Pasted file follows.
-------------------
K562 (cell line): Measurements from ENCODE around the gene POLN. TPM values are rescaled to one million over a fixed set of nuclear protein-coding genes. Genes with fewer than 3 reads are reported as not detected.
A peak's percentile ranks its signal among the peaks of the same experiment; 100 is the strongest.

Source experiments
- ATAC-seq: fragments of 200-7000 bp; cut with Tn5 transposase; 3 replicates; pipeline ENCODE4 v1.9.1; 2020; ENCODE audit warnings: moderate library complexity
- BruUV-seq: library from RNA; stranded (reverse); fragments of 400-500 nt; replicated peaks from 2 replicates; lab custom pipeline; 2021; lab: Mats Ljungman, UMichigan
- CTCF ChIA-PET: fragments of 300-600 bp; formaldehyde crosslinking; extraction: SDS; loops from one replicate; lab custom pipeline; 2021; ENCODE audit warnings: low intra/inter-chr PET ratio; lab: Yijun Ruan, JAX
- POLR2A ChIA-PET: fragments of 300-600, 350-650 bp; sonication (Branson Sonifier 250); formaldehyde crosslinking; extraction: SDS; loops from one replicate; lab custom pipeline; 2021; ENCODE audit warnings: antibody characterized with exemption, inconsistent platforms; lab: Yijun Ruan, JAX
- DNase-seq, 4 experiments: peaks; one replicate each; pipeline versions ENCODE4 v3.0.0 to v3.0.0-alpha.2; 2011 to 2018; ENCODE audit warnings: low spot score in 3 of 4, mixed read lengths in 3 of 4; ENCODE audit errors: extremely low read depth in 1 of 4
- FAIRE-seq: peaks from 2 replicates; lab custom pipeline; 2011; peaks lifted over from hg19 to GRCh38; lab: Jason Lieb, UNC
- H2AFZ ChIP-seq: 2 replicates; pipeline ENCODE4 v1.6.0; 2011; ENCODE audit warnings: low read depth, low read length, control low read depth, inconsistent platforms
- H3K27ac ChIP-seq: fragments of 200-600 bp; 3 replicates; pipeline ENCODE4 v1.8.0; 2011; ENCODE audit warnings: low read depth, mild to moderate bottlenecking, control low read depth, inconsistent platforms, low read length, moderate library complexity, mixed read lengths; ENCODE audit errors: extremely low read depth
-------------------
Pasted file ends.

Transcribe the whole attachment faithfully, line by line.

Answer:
K562 (cell line): Measurements from ENCODE around the gene POLN. TPM values are rescaled to one million over a fixed set of nuclear protein-coding genes. Genes with fewer than 3 reads are reported as not detected.
A peak's percentile ranks its signal among the peaks of the same experiment; 100 is the strongest.

Source experiments
- ATAC-seq: fragments of 200-7000 bp; cut with Tn5 transposase; 3 replicates; pipeline ENCODE4 v1.9.1; 2020; ENCODE audit warnings: moderate library complexity
- BruUV-seq: library from RNA; stranded (reverse); fragments of 400-500 nt; replicated peaks from 2 replicates; lab custom pipeline; 2021; lab: Mats Ljungman, UMichigan
- CTCF ChIA-PET: fragments of 300-600 bp; formaldehyde crosslinking; extraction: SDS; loops from one replicate; lab custom pipeline; 2021; ENCODE audit warnings: low intra/inter-chr PET ratio; lab: Yijun Ruan, JAX
- POLR2A ChIA-PET: fragments of 300-600, 350-650 bp; sonication (Branson Sonifier 250); formaldehyde crosslinking; extraction: SDS; loops from one replicate; lab custom pipeline; 2021; ENCODE audit warnings: antibody characterized with exemption, inconsistent platforms; lab: Yijun Ruan, JAX
- DNase-seq, 4 experiments: peaks; one replicate each; pipeline versions ENCODE4 v3.0.0 to v3.0.0-alpha.2; 2011 to 2018; ENCODE audit warnings: low spot score in 3 of 4, mixed read lengths in 3 of 4; ENCODE audit errors: extremely low read depth in 1 of 4
- FAIRE-seq: peaks from 2 replicates; lab custom pipeline; 2011; peaks lifted over from hg19 to GRCh38; lab: Jason Lieb, UNC
- H2AFZ ChIP-seq: 2 replicates; pipeline ENCODE4 v1.6.0; 2011; ENCODE audit warnings: low read depth, low read length, control low read depth, inconsistent platforms
- H3K27ac ChIP-seq: fragments of 200-600 bp; 3 replicates; pipeline ENCODE4 v1.8.0; 2011; ENCODE audit warnings: low read depth, mild to moderate bottlenecking, control low read depth, inconsistent platforms, low read length, moderate library complexity, mixed read lengths; ENCODE audit errors: extremely low read depth